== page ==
New York Faces New Wine Sales Restrictions
Wine lovers may be stuck with higher prices or a smaller selection if the New York legislature passes a controversial measure that would require all New York wholesalers to store their wine within the state.
Two little words are once again at issue in the Empire State: “At rest.” Legislation, introduced in February by state Sen. Jeffrey Klein, would require all alcoholic beverages sold by New York wholesalers to remain “at rest” in a warehouse in New York for at least 24 hours prior to delivery to a retailer or restaurant. The stated goal of the bill, SB3849, is to create new jobs in New York and “level the current playing field” for the state’s wine and spirits wholesalers.
About 150 of New York’s approximately 200 wine wholesalers currently use storage space in New Jersey for their inventory, with most of those 150 based in or around New York City. SB3849 would require those wholesalers to obtain suitable secure, temperature-controlled warehousing in the New York City area, to replace the 800,000 to 1 million square feet of space they currently lease in New Jersey. The bill’s opponents claim this amount of unoccupied storage simply does not exist.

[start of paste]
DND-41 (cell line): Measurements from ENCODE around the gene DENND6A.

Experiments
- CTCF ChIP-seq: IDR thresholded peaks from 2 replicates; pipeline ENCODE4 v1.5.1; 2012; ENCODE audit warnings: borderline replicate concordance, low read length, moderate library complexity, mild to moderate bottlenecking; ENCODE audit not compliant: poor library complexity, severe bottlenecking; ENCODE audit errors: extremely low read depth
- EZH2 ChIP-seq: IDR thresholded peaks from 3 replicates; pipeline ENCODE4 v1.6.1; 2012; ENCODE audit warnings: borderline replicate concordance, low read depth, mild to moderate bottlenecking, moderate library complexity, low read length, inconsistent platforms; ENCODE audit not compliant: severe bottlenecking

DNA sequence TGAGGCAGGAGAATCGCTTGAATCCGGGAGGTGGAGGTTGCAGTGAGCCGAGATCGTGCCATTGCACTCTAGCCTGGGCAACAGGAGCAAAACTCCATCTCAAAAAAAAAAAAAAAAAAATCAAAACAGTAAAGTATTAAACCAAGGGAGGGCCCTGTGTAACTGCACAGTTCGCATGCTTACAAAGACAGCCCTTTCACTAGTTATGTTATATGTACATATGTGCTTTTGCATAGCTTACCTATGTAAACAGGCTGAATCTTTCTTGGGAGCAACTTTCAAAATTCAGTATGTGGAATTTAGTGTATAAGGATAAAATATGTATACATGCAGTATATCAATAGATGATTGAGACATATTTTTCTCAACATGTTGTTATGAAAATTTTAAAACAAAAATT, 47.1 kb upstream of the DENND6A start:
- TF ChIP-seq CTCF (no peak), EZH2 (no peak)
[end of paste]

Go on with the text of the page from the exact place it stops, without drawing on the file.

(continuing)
The New York Alliance of Fine Wine Wholesalers says its smaller members can’t afford to build new temperature-controlled warehouses in New York—which would take years. Those wholesalers who could afford the little available high-rent storage space in New York would offset the costs by raising wine prices. If passed, the at-rest requirement would take effect Jan. 1, 2014.
“It’s basically saying, if you’re currently in New Jersey, you’re out of business,” said Constance Oehmler, CFO of Verity Wine Partners and secretary for the New York Alliance of Fine Wine Wholesalers. “Making a law for imaginary jobs that you hope will happen when you know there is a true job cost is not a good idea.”
Read more about this legislation at Wine Spectator.